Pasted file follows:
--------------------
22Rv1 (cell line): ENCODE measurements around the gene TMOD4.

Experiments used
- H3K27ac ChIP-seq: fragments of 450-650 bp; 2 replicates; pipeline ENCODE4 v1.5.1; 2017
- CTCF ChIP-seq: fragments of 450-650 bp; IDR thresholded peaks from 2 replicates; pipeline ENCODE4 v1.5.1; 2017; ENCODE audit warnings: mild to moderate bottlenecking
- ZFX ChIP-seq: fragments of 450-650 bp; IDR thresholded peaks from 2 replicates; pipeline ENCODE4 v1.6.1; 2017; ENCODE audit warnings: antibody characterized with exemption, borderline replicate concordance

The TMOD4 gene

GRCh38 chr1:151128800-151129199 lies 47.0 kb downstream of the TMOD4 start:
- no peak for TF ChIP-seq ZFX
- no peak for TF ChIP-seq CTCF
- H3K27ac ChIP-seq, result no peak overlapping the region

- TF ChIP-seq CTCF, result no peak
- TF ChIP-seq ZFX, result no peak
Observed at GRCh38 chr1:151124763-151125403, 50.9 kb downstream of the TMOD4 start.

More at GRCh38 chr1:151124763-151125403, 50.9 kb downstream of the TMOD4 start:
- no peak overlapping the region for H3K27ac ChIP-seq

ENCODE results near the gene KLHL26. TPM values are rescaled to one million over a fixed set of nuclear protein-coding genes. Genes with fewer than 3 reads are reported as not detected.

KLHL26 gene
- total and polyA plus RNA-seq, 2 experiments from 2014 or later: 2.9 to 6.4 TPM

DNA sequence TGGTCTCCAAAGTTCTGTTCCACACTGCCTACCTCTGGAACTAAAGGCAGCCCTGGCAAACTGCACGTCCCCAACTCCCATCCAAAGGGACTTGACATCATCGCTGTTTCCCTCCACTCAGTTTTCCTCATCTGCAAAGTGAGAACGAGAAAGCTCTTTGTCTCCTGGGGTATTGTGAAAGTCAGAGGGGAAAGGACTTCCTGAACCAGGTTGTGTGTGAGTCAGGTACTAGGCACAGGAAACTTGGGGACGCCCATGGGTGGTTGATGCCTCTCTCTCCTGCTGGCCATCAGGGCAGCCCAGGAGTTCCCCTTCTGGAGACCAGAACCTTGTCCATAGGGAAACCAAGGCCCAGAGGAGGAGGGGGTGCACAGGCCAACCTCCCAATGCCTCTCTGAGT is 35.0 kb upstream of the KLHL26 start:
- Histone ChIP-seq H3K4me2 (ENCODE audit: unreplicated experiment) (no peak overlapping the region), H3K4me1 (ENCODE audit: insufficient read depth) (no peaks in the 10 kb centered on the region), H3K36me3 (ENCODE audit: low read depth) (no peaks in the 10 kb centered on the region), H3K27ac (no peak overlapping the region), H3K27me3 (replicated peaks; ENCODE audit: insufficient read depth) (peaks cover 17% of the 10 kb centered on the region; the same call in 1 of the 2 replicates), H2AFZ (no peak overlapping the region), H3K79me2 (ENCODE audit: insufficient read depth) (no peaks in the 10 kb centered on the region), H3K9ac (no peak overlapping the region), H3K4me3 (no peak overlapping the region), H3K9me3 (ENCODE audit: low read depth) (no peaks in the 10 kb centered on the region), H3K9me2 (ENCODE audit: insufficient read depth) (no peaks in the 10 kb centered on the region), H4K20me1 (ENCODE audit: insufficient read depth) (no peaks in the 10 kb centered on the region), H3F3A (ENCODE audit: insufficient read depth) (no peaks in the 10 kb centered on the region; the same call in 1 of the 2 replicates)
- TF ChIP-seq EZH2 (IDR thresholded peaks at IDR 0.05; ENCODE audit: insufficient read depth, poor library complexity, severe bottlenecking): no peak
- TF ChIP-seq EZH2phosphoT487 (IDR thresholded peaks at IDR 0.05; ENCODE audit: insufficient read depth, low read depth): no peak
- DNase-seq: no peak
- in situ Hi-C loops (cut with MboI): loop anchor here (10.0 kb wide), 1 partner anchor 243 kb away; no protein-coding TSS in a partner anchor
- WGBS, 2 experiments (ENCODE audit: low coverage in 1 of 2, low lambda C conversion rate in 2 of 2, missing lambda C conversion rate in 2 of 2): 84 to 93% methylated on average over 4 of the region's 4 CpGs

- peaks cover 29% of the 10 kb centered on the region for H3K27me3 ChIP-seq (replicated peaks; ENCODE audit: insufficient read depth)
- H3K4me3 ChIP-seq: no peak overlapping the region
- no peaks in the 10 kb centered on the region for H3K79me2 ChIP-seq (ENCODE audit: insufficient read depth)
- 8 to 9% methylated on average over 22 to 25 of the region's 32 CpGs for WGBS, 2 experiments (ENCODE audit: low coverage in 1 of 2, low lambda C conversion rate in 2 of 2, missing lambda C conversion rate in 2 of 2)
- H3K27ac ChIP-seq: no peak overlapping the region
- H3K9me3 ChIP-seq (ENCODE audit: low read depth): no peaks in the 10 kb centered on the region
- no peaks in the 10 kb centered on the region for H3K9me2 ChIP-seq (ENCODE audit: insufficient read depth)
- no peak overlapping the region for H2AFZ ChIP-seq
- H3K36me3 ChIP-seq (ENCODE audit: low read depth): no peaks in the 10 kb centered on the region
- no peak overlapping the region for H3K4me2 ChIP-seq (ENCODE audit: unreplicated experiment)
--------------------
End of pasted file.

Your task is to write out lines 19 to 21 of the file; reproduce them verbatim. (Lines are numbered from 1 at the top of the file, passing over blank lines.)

DNA sequence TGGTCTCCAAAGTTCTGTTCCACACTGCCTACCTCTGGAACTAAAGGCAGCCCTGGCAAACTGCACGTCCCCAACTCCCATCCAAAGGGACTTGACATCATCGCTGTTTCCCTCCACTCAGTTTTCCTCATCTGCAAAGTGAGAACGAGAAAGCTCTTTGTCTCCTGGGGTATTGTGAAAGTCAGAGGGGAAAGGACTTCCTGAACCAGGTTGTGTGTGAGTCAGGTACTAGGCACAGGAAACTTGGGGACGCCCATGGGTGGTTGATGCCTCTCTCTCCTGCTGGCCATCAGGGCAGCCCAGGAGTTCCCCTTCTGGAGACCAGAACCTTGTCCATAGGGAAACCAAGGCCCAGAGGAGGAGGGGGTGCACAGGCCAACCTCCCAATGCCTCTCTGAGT is 35.0 kb upstream of the KLHL26 start:
- Histone ChIP-seq H3K4me2 (ENCODE audit: unreplicated experiment) (no peak overlapping the region), H3K4me1 (ENCODE audit: insufficient read depth) (no peaks in the 10 kb centered on the region), H3K36me3 (ENCODE audit: low read depth) (no peaks in the 10 kb centered on the region), H3K27ac (no peak overlapping the region), H3K27me3 (replicated peaks; ENCODE audit: insufficient read depth) (peaks cover 17% of the 10 kb centered on the region; the same call in 1 of the 2 replicates), H2AFZ (no peak overlapping the region), H3K79me2 (ENCODE audit: insufficient read depth) (no peaks in the 10 kb centered on the region), H3K9ac (no peak overlapping the region), H3K4me3 (no peak overlapping the region), H3K9me3 (ENCODE audit: low read depth) (no peaks in the 10 kb centered on the region), H3K9me2 (ENCODE audit: insufficient read depth) (no peaks in the 10 kb centered on the region), H4K20me1 (ENCODE audit: insufficient read depth) (no peaks in the 10 kb centered on the region), H3F3A (ENCODE audit: insufficient read depth) (no peaks in the 10 kb centered on the region; the same call in 1 of the 2 replicates)
- TF ChIP-seq EZH2 (IDR thresholded peaks at IDR 0.05; ENCODE audit: insufficient read depth, poor library complexity, severe bottlenecking): no peak